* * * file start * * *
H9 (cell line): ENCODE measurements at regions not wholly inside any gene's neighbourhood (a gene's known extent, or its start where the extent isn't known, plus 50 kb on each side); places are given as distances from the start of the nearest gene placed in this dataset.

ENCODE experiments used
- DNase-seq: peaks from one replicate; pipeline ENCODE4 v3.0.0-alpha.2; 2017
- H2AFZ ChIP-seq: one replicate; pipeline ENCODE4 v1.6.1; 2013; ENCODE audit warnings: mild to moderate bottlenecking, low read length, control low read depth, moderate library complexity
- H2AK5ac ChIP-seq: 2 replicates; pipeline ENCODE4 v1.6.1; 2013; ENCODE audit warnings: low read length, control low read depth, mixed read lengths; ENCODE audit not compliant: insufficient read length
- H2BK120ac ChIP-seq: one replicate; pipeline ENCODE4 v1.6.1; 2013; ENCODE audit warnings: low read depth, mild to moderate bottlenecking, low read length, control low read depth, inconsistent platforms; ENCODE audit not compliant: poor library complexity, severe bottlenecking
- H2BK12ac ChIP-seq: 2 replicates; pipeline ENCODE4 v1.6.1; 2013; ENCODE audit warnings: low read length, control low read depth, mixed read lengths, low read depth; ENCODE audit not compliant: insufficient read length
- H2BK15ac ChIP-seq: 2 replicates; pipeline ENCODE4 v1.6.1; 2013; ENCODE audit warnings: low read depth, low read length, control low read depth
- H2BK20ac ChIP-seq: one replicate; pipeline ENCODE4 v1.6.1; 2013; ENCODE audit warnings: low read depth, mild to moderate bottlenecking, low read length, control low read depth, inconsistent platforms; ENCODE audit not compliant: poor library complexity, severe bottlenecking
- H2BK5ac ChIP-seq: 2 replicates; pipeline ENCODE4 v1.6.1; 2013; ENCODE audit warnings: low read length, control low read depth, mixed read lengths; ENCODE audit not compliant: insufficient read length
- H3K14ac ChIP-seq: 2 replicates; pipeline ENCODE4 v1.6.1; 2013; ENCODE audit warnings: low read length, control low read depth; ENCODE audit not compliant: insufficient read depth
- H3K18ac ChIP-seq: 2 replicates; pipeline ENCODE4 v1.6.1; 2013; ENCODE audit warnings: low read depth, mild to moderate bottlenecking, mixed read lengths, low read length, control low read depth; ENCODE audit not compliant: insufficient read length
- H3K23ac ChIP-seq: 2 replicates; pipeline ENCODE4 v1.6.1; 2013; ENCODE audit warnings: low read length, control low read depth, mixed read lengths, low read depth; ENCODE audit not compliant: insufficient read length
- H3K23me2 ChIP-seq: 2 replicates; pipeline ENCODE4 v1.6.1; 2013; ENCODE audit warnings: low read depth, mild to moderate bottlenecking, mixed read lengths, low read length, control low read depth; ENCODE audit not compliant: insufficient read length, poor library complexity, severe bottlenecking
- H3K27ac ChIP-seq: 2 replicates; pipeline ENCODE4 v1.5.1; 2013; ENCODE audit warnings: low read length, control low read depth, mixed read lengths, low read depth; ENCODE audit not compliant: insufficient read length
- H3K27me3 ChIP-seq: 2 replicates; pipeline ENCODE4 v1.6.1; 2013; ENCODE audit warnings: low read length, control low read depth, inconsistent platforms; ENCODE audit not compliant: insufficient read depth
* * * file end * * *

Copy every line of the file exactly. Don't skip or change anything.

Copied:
H9 (cell line): ENCODE measurements at regions not wholly inside any gene's neighbourhood (a gene's known extent, or its start where the extent isn't known, plus 50 kb on each side); places are given as distances from the start of the nearest gene placed in this dataset.

ENCODE experiments used
- DNase-seq: peaks from one replicate; pipeline ENCODE4 v3.0.0-alpha.2; 2017
- H2AFZ ChIP-seq: one replicate; pipeline ENCODE4 v1.6.1; 2013; ENCODE audit warnings: mild to moderate bottlenecking, low read length, control low read depth, moderate library complexity
- H2AK5ac ChIP-seq: 2 replicates; pipeline ENCODE4 v1.6.1; 2013; ENCODE audit warnings: low read length, control low read depth, mixed read lengths; ENCODE audit not compliant: insufficient read length
- H2BK120ac ChIP-seq: one replicate; pipeline ENCODE4 v1.6.1; 2013; ENCODE audit warnings: low read depth, mild to moderate bottlenecking, low read length, control low read depth, inconsistent platforms; ENCODE audit not compliant: poor library complexity, severe bottlenecking
- H2BK12ac ChIP-seq: 2 replicates; pipeline ENCODE4 v1.6.1; 2013; ENCODE audit warnings: low read length, control low read depth, mixed read lengths, low read depth; ENCODE audit not compliant: insufficient read length
- H2BK15ac ChIP-seq: 2 replicates; pipeline ENCODE4 v1.6.1; 2013; ENCODE audit warnings: low read depth, low read length, control low read depth
- H2BK20ac ChIP-seq: one replicate; pipeline ENCODE4 v1.6.1; 2013; ENCODE audit warnings: low read depth, mild to moderate bottlenecking, low read length, control low read depth, inconsistent platforms; ENCODE audit not compliant: poor library complexity, severe bottlenecking
- H2BK5ac ChIP-seq: 2 replicates; pipeline ENCODE4 v1.6.1; 2013; ENCODE audit warnings: low read length, control low read depth, mixed read lengths; ENCODE audit not compliant: insufficient read length
- H3K14ac ChIP-seq: 2 replicates; pipeline ENCODE4 v1.6.1; 2013; ENCODE audit warnings: low read length, control low read depth; ENCODE audit not compliant: insufficient read depth
- H3K18ac ChIP-seq: 2 replicates; pipeline ENCODE4 v1.6.1; 2013; ENCODE audit warnings: low read depth, mild to moderate bottlenecking, mixed read lengths, low read length, control low read depth; ENCODE audit not compliant: insufficient read length
- H3K23ac ChIP-seq: 2 replicates; pipeline ENCODE4 v1.6.1; 2013; ENCODE audit warnings: low read length, control low read depth, mixed read lengths, low read depth; ENCODE audit not compliant: insufficient read length
- H3K23me2 ChIP-seq: 2 replicates; pipeline ENCODE4 v1.6.1; 2013; ENCODE audit warnings: low read depth, mild to moderate bottlenecking, mixed read lengths, low read length, control low read depth; ENCODE audit not compliant: insufficient read length, poor library complexity, severe bottlenecking
- H3K27ac ChIP-seq: 2 replicates; pipeline ENCODE4 v1.5.1; 2013; ENCODE audit warnings: low read length, control low read depth, mixed read lengths, low read depth; ENCODE audit not compliant: insufficient read length
- H3K27me3 ChIP-seq: 2 replicates; pipeline ENCODE4 v1.6.1; 2013; ENCODE audit warnings: low read length, control low read depth, inconsistent platforms; ENCODE audit not compliant: insufficient read depth